Shooting
Shoot Shoot, v. t. [imp. & p. p. {Shot}; p. pr. & vb. n. {Shooting}. The old participle {Shotten} is obsolete. See {Shotten}.] [OE. shotien, schotien, AS. scotian, v. i., sce['o]tan; akin to D. schieten, G. schie?en, OHG. sciozan, Icel. skj?ta, Sw. skjuta, Dan. skyde; cf. Skr. skund to jump. [root]159. Cf. {Scot} a contribution, {Scout} to reject, {Scud}, {Scuttle}, v. i., {Shot}, {Sheet}, {Shut}, {Shuttle}, {Skittish}, {Skittles}.] 1. To let fly, or cause to be driven, with force, as an arrow or a bullet; -- followed by a word denoting the missile, as an object. [1913 Webster]

If you please To shoot an arrow that self way. --Shak. [1913 Webster]

2. To discharge, causing a missile to be driven forth; -- followed by a word denoting the weapon or instrument, as an object; -- often with off; as, to shoot a gun. [1913 Webster]

The two ends od a bow, shot off, fly from one another. --Boyle. [1913 Webster]

3. To strike with anything shot; to hit with a missile; often, to kill or wound with a firearm; -- followed by a word denoting the person or thing hit, as an object. [1913 Webster]

When Roger shot the hawk hovering over his master's dove house. --A. Tucker. [1913 Webster]

4. To send out or forth, especially with a rapid or sudden motion; to cast with the hand; to hurl; to discharge; to emit. [1913 Webster]

An honest weaver as ever shot shuttle. --Beau. & Fl. [1913 Webster]

A pit into which the dead carts had nightly shot corpses by scores. --Macaulay. [1913 Webster]

5. To push or thrust forward; to project; to protrude; -- often with out; as, a plant shoots out a bud. [1913 Webster]

They shoot out the lip, they shake the head. --Ps. xxii. 7. [1913 Webster]

Beware the secret snake that shoots a sting. --Dryden. [1913 Webster]

6. (Carp.) To plane straight; to fit by planing. [1913 Webster]

Two pieces of wood that are shot, that is, planed or else pared with a paring chisel. --Moxon. [1913 Webster]

7. To pass rapidly through, over, or under; as, to shoot a rapid or a bridge; to shoot a sand bar. [1913 Webster]

She . . . shoots the Stygian sound. --Dryden. [1913 Webster]

8. To variegate as if by sprinkling or intermingling; to color in spots or patches. [1913 Webster]

The tangled water courses slept, Shot over with purple, and green, and yellow. --Tennyson. [1913 Webster]

{To be shot of}, to be discharged, cleared, or rid of. [Colloq.] ``Are you not glad to be shot of him?'' --Sir W. Scott. [1913 Webster]


The Collaborative International Dictionary of English. 2000.

Look at other dictionaries:

  • shooting — [sho͞ot′iŋ] n. the act or an instance of shooting a gun, specif., one that results in wounding or killing * * * ➡ field sports * * * Sport of gun marksmanship. It typically involves firing at targets with rifles, pistols, and shotguns. World… …   Universalium

  • Shooting — is the act or process of firing rifles, shotguns or other projectile weapons such as bows or crossbows. Even the firing of artillery, rockets and missiles can be called shooting. A person who specializes in shooting is a marksman. Shooting can… …   Wikipedia

  • Shooting — Shoot ing, a. Of or pertaining to shooting; for shooting; darting. [1913 Webster] {Shooting board} (Joinery), a fixture used in planing or shooting the edge of a board, by means of which the plane is guided and the board held true. {Shooting box} …   The Collaborative International Dictionary of English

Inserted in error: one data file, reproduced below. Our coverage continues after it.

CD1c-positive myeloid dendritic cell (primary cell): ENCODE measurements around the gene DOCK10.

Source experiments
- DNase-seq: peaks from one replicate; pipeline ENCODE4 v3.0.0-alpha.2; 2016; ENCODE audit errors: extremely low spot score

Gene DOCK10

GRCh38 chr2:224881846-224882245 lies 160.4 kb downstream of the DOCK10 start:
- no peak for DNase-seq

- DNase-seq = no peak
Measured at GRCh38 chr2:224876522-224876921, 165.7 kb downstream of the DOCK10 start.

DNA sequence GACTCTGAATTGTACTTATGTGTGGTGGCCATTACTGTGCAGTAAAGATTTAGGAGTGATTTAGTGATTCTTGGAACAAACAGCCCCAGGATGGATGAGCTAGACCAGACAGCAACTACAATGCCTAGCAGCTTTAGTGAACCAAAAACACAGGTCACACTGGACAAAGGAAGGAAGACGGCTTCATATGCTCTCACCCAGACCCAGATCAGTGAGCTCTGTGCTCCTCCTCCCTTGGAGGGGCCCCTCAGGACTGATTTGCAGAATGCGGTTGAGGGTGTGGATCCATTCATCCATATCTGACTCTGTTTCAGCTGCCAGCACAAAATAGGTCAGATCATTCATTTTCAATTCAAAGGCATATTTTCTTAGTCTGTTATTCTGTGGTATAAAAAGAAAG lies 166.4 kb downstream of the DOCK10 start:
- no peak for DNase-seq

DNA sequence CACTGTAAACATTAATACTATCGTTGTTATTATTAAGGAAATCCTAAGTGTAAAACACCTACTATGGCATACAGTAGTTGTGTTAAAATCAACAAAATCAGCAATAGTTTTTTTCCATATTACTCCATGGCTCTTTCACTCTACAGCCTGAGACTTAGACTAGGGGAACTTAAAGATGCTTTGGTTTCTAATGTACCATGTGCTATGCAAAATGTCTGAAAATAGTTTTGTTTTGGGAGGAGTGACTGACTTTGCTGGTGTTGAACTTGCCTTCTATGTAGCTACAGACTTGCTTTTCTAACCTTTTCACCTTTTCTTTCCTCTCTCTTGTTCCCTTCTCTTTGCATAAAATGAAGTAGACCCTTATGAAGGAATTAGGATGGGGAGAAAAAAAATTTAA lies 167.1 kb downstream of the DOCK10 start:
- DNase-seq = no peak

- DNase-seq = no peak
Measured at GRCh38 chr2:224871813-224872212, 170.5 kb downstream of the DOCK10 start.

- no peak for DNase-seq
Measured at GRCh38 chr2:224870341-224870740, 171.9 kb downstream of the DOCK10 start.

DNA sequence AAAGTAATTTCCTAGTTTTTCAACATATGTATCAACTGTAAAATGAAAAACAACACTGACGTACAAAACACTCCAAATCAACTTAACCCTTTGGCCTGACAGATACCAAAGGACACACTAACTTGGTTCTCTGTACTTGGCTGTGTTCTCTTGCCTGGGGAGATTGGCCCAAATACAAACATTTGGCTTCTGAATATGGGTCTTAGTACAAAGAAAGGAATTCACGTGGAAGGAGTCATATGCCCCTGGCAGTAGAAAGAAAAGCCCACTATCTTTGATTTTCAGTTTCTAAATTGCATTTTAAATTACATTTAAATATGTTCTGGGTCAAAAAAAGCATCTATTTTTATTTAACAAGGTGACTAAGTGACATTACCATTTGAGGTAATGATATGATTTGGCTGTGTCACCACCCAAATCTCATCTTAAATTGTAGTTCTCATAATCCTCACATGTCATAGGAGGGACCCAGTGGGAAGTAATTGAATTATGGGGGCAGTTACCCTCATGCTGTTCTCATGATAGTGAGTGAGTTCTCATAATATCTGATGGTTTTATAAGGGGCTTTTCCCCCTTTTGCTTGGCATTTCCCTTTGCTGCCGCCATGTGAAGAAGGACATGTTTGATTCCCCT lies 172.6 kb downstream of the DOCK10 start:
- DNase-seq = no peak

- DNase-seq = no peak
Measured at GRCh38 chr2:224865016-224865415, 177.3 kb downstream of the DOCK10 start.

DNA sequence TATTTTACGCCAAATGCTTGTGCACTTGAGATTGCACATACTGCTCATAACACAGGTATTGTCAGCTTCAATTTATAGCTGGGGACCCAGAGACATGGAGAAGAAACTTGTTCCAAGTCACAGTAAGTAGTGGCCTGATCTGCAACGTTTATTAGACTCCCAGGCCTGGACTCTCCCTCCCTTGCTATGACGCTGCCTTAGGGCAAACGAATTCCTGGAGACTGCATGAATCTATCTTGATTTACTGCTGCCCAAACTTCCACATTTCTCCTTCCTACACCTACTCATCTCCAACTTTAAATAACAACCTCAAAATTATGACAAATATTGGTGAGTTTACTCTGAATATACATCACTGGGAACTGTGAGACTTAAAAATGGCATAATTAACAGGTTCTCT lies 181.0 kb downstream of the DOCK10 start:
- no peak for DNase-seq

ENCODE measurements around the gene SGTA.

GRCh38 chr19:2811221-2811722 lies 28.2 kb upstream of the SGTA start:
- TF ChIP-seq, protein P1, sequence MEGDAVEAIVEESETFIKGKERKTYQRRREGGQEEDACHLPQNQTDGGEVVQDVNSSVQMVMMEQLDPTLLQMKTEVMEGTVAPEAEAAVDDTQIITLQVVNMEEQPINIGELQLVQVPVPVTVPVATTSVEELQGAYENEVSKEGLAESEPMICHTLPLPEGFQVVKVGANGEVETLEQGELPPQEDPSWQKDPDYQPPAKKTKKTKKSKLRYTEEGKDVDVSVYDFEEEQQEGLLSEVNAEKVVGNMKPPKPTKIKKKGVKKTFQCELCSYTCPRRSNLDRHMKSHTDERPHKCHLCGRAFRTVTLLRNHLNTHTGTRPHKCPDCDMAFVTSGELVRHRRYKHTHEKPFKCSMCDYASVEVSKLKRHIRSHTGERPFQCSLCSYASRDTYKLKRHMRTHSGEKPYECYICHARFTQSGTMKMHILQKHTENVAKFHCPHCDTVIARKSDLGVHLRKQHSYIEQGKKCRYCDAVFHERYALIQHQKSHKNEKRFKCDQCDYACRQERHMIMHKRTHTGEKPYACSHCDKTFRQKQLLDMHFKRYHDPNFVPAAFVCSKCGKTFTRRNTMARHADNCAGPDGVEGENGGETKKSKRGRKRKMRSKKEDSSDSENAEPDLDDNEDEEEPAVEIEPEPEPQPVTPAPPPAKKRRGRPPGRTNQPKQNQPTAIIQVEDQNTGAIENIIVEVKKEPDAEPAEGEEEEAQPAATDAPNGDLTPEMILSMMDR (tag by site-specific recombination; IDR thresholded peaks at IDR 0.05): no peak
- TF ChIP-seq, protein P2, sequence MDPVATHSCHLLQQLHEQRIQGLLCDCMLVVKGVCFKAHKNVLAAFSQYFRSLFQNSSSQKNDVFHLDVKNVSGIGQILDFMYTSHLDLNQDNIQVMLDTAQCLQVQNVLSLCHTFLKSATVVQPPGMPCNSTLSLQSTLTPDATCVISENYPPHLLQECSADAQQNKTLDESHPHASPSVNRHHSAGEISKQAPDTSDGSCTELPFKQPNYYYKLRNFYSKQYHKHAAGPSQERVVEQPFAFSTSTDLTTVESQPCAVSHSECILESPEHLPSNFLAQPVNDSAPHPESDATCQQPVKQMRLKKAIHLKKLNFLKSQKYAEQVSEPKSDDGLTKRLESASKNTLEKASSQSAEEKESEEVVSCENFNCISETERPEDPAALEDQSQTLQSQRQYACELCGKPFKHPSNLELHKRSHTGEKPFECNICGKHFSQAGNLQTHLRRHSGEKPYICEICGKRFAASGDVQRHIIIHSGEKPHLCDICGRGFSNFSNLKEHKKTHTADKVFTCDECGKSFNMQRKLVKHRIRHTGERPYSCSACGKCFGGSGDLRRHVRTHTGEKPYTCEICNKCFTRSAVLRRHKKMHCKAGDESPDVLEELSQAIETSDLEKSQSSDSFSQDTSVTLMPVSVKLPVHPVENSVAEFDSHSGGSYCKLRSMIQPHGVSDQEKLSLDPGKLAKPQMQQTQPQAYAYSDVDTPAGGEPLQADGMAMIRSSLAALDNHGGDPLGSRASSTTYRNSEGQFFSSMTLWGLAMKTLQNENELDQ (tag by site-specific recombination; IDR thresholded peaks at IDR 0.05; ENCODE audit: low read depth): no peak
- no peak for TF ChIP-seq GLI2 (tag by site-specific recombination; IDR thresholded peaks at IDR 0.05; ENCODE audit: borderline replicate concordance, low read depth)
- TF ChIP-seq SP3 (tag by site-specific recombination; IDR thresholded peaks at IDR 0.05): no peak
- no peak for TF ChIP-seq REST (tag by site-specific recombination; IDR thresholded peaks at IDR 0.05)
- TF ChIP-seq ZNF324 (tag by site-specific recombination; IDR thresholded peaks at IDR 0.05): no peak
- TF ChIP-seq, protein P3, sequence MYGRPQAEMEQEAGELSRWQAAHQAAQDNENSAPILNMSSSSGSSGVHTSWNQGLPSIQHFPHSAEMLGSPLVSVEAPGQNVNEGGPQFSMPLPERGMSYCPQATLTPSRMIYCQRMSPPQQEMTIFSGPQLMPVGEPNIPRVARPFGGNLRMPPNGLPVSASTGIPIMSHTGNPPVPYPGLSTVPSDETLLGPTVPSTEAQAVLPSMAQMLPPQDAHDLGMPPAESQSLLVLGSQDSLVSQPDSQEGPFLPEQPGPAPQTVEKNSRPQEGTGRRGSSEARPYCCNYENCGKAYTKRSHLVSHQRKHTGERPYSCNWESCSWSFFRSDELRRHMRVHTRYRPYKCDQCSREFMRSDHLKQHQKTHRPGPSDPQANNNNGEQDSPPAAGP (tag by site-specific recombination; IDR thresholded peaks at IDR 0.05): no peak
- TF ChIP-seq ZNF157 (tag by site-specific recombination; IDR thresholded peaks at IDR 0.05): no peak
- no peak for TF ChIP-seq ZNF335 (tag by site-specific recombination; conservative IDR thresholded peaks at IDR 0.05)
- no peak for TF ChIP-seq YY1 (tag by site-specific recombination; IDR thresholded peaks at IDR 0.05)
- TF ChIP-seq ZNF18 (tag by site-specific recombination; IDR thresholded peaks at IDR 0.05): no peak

• Shooting — Shoot ing, n. 1. The act of one who, or that which, shoots; as, the shooting of an archery club; the shooting of rays of light. [1913 Webster] 2. A wounding or killing with a firearm; specifically (Sporting), the killing of game; as, a week of… …   The Collaborative International Dictionary of English

  • shooting — [sho͞ot′iŋ] n. the act or an instance of shooting a gun, specif., one that results in wounding or killing …   English World dictionary

  • shooting — n. & adj. n. 1 the act or an instance of shooting. 2 a the right of shooting over an area of land. b an estate etc. rented to shoot over. adj. moving, growing, etc. quickly (a shooting pain in the arm). Phrases and idioms: shooting box Brit. a… …   Useful english dictionary

  • shooting — [[t]ʃu͟ːtɪŋ[/t]] shootings 1) N COUNT A shooting is an occasion when someone is killed or injured by being shot with a gun. Two more bodies were found nearby after the shooting... A drug related gang war led to a series of shootings in the city.… …   English dictionary

  • shooting — shoot|ing [ˈʃu:tıŋ] n 1.) a situation in which someone is injured or killed by a gun ▪ His brother was killed in a shooting incident last year. ▪ the accidental shooting of a child 2.) [U] the sport of shooting animals and birds with guns ▪ the… …   Dictionary of contemporary English

  • shooting */ — UK [ˈʃuːtɪŋ] / US [ˈʃutɪŋ] noun Word forms shooting : singular shooting plural shootings 1) [countable/uncountable] an occasion when someone is attacked by a person with a gun Police believe the shootings are gang related. the fatal shooting of… …   English dictionary

  • shooting — {{Roman}}I.{{/Roman}} noun Shooting is used before these nouns: ↑death, ↑incident, ↑jacket, ↑range, ↑schedule, ↑script, ↑spree, ↑touch Shooting is used after these nouns: ↑police {{Roman}}II.{{/Roman}} adj …   Collocations dictionary

  • shooting — shoot|ing [ ʃutıŋ ] noun * 1. ) count or uncount an occasion when someone is attacked by a person with a gun: Police believe the shootings are gang related. the fatal shooting of two teenagers 2. ) uncount any sport or activity in which guns are… …   Usage of the words and phrases in modern English

Share the article and excerpts

Direct link
Do a right-click on the link above
and select “Copy Link”